Using Rules of Thumb in Valuing a Business


business valuation

Rules of thumb may be easier, but considering factors such as cash flow and risk lead to a more accurate business valuation.

From time to time, I receive a call from someone who wants me to tell them the value of a business that they want to buy or sell. They provide a few items of information, such as last year’s sales or net income and expect that I will apply a multiple to quickly and easily come up with a value*.

What they are asking me to do is apply a rule of thumb.

Old Wives’ Tale

Rules of thumb are the old wives’ tale of business valuation. Even in the same industry, every business is unique. Application of an industry-based multiple (rule of thumb) relies on the incorrect assumption that all businesses within an industry are the same.

As an example, let’s consider two local hardware stores that are identical in every way. Each has $2 million in annual revenue which results in $250,000 of income. For the last ten years, each store has shown 2.5% annual growth. Using a rule of thumb to estimate the value of these stores would yield similar results, regardless of whether the multiple relates to gross or net income.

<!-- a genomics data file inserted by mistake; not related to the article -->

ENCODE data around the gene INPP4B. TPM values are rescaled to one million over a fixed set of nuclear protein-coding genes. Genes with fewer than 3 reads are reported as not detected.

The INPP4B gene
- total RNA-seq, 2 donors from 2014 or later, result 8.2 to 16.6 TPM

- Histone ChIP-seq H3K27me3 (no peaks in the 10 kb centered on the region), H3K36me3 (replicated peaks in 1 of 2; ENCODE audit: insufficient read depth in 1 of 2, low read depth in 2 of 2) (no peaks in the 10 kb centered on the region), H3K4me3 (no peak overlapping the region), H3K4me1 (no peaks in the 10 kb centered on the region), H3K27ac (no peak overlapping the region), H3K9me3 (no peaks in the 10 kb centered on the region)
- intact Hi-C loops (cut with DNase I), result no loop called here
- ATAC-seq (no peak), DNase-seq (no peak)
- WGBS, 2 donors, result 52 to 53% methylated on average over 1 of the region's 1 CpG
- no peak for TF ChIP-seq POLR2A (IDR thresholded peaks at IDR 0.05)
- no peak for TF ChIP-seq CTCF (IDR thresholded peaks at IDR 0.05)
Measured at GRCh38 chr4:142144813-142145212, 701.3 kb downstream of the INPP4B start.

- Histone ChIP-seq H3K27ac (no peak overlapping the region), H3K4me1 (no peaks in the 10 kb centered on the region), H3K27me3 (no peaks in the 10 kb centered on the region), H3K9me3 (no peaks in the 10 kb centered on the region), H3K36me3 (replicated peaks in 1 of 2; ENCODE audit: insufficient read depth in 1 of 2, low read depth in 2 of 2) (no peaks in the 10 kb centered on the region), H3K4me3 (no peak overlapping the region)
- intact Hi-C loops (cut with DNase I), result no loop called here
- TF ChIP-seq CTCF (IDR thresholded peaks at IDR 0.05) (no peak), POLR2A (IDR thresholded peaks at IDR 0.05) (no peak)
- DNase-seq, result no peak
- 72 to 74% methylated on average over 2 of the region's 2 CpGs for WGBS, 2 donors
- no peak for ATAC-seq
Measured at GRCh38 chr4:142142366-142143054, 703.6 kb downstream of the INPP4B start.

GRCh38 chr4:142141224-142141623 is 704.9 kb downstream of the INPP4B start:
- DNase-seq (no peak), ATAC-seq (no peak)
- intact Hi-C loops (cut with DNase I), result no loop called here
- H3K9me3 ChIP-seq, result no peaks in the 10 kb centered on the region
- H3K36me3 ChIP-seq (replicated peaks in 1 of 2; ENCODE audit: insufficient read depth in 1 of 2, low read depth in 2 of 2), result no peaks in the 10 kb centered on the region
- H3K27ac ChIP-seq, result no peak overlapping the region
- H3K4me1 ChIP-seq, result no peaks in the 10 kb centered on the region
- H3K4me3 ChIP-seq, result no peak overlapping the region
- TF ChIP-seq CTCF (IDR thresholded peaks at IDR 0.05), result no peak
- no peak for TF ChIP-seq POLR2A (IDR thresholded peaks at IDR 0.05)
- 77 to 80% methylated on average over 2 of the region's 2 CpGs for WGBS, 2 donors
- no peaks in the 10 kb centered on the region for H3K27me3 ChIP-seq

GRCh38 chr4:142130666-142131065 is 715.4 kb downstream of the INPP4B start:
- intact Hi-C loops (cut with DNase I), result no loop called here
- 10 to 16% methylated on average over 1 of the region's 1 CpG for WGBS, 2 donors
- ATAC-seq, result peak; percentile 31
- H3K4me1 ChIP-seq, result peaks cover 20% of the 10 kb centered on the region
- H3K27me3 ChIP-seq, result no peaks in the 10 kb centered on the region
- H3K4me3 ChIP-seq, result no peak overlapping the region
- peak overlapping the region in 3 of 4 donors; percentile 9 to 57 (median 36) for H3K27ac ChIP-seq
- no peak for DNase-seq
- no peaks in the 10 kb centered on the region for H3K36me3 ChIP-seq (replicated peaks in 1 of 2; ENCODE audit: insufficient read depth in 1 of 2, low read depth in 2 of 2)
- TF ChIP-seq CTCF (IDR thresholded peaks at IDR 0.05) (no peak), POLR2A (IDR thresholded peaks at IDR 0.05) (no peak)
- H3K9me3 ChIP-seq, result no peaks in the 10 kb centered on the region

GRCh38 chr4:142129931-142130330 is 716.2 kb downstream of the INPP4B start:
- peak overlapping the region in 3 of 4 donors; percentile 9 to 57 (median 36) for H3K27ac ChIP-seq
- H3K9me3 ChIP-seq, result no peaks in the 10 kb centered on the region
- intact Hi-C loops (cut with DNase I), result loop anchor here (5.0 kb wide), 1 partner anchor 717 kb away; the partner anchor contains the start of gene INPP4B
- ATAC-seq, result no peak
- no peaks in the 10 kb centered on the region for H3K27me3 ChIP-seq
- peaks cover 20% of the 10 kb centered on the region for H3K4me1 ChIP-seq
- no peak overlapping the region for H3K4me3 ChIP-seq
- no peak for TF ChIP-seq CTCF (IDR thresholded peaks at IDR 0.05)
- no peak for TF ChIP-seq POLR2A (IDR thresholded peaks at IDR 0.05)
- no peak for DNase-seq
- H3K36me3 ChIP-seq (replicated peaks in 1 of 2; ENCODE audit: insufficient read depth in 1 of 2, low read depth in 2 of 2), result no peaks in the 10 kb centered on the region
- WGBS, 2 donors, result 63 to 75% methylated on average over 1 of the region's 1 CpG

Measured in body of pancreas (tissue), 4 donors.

However, what the rule of thumb does not consider the fact that in three months, a Home Depot store is opening across the street from one of the stores. Is it likely that the rule of thumb is still valid and the stores are of equal value? Probably not!

Factors to Consider

Experts consider a number of factors in estimating the value of a business, the most important being future cash flow and risk. Of course, historical operating results are used to help project the future, but the blind application of a rule of thumb will almost never yield a correct result. Even if sales or net income can be projected, rules of thumb do not consider risks specific to the company being valued. Customer or supplier concentration and the effect of the local economy on the business are just a few of these risks.

What is Your Business Really Worth?

Your business is probably the most important and valuable asset that you own. When you need to know its value, do not short change yourself by using a rule of thumb. Have your business valued by an expert, who will use proper methods to come up with the correct value and help you understand how to increase value. You may be surprised to learn that your business can be worth even more than you think!

If you have questions about the value of your business, give me a call at 201-655-7411 or email


*A valuation multiple is simply an expression of market value relative to a key statistic that is assumed to relate to that value. To be useful, that statistic – whether earnings, cash flow or some other measure – must bear a logical relationship to the market value observed; to be seen, in fact, as the driver of that market value. (UBS Valuation Multiples Primer)